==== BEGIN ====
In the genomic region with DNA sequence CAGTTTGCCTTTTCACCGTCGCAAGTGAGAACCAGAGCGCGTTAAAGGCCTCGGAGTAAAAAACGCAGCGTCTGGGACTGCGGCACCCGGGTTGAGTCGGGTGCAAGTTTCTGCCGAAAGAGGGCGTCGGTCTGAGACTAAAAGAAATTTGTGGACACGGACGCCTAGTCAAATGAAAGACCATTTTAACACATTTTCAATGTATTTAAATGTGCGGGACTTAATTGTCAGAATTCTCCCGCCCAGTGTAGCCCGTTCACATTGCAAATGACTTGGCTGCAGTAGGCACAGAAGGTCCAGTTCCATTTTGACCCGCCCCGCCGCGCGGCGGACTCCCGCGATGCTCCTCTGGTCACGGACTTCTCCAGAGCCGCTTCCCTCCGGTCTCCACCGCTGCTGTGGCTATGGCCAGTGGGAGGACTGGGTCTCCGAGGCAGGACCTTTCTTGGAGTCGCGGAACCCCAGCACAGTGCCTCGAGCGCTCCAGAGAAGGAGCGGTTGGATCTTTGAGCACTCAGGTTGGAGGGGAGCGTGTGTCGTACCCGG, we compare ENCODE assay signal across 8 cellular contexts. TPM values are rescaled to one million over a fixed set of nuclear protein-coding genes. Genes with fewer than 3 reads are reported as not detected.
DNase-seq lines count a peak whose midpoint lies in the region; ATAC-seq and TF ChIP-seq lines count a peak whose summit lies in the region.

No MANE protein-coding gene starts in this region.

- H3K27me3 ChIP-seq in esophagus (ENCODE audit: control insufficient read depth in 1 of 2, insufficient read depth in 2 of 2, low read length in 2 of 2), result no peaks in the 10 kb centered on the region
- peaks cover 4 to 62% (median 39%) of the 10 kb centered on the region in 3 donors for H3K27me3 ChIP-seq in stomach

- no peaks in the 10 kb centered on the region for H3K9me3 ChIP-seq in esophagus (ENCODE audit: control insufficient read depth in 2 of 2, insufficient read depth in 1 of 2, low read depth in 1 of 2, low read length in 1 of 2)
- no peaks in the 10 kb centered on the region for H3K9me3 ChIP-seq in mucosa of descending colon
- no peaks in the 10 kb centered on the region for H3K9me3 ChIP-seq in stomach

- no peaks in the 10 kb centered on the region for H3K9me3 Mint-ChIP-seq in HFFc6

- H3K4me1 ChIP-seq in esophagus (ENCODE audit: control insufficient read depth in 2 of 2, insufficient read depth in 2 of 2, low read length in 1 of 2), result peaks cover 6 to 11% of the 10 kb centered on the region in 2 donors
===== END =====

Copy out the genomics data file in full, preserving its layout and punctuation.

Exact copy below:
In the genomic region with DNA sequence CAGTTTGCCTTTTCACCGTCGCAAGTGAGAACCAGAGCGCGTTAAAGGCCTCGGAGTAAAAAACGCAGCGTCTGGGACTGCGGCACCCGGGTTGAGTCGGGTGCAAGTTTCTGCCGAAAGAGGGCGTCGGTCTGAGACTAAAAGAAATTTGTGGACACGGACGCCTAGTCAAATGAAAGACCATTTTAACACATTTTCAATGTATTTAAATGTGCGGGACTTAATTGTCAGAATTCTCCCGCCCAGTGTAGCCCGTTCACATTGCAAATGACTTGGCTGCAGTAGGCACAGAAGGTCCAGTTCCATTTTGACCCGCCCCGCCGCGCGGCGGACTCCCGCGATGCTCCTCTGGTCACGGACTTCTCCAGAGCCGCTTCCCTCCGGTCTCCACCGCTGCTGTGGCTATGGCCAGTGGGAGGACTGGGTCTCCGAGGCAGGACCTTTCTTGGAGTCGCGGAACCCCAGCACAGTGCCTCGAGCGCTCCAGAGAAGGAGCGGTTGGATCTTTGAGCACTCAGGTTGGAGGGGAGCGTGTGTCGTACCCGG, we compare ENCODE assay signal across 8 cellular contexts. TPM values are rescaled to one million over a fixed set of nuclear protein-coding genes. Genes with fewer than 3 reads are reported as not detected.
DNase-seq lines count a peak whose midpoint lies in the region; ATAC-seq and TF ChIP-seq lines count a peak whose summit lies in the region.

No MANE protein-coding gene starts in this region.

- H3K27me3 ChIP-seq in esophagus (ENCODE audit: control insufficient read depth in 1 of 2, insufficient read depth in 2 of 2, low read length in 2 of 2), result no peaks in the 10 kb centered on the region
- peaks cover 4 to 62% (median 39%) of the 10 kb centered on the region in 3 donors for H3K27me3 ChIP-seq in stomach

- no peaks in the 10 kb centered on the region for H3K9me3 ChIP-seq in esophagus (ENCODE audit: control insufficient read depth in 2 of 2, insufficient read depth in 1 of 2, low read depth in 1 of 2, low read length in 1 of 2)
- no peaks in the 10 kb centered on the region for H3K9me3 ChIP-seq in mucosa of descending colon
- no peaks in the 10 kb centered on the region for H3K9me3 ChIP-seq in stomach

- no peaks in the 10 kb centered on the region for H3K9me3 Mint-ChIP-seq in HFFc6

- H3K4me1 ChIP-seq in esophagus (ENCODE audit: control insufficient read depth in 2 of 2, insufficient read depth in 2 of 2, low read length in 1 of 2), result peaks cover 6 to 11% of the 10 kb centered on the region in 2 donors